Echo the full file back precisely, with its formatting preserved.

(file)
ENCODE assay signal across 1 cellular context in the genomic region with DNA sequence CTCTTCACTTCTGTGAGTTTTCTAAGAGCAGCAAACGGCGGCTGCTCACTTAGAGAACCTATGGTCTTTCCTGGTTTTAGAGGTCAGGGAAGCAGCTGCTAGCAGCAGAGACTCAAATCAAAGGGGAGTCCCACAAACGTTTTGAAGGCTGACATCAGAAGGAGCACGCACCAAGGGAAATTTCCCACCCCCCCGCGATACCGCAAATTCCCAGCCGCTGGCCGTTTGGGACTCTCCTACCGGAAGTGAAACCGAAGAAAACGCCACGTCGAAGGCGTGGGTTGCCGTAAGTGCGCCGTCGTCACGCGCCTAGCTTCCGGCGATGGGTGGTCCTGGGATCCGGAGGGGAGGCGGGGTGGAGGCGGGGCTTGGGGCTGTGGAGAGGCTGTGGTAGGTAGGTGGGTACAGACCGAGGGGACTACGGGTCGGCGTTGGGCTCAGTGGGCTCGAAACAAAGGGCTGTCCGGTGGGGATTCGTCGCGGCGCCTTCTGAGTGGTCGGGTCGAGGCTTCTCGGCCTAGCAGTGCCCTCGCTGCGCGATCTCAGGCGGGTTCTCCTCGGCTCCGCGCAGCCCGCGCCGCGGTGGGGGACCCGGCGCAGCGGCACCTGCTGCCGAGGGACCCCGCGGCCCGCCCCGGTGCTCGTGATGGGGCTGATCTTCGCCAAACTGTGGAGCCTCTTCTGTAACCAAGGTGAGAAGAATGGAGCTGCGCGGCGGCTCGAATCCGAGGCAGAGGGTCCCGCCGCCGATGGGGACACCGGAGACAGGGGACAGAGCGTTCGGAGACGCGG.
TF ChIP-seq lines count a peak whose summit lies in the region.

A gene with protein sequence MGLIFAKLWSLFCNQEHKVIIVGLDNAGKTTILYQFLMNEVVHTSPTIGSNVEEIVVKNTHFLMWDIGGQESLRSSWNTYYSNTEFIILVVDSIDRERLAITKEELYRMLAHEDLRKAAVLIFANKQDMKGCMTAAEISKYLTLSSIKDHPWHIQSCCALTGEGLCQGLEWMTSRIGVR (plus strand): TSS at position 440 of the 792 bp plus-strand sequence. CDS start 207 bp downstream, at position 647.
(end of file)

ENCODE assay signal across 1 cellular context in the genomic region with DNA sequence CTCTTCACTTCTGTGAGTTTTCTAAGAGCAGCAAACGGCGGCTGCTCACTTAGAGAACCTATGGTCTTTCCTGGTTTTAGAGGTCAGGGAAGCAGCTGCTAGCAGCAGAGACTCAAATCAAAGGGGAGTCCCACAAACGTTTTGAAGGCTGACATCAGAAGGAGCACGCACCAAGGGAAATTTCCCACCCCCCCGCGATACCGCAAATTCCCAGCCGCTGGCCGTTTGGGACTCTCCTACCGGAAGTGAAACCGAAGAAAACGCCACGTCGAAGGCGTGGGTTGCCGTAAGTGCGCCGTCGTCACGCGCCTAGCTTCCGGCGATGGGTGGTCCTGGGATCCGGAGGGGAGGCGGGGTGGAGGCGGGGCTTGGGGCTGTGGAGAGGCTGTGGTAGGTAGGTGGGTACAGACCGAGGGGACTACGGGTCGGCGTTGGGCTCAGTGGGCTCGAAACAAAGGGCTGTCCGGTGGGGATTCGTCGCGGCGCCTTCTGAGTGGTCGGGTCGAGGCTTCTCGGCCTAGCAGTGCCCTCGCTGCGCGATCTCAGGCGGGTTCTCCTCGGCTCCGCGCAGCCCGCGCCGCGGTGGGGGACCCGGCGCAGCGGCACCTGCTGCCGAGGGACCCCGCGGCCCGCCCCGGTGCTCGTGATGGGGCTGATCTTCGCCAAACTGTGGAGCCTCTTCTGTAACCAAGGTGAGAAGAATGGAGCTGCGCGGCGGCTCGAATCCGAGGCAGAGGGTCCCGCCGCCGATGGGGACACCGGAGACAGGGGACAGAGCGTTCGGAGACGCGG.
TF ChIP-seq lines count a peak whose summit lies in the region.

A gene with protein sequence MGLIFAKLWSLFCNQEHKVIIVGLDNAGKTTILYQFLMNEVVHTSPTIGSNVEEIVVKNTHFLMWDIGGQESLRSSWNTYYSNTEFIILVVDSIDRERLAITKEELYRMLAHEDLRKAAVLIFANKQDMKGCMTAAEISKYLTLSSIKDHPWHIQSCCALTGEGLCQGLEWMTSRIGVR (plus strand): TSS at position 440 of the 792 bp plus-strand sequence. CDS start 207 bp downstream, at position 647.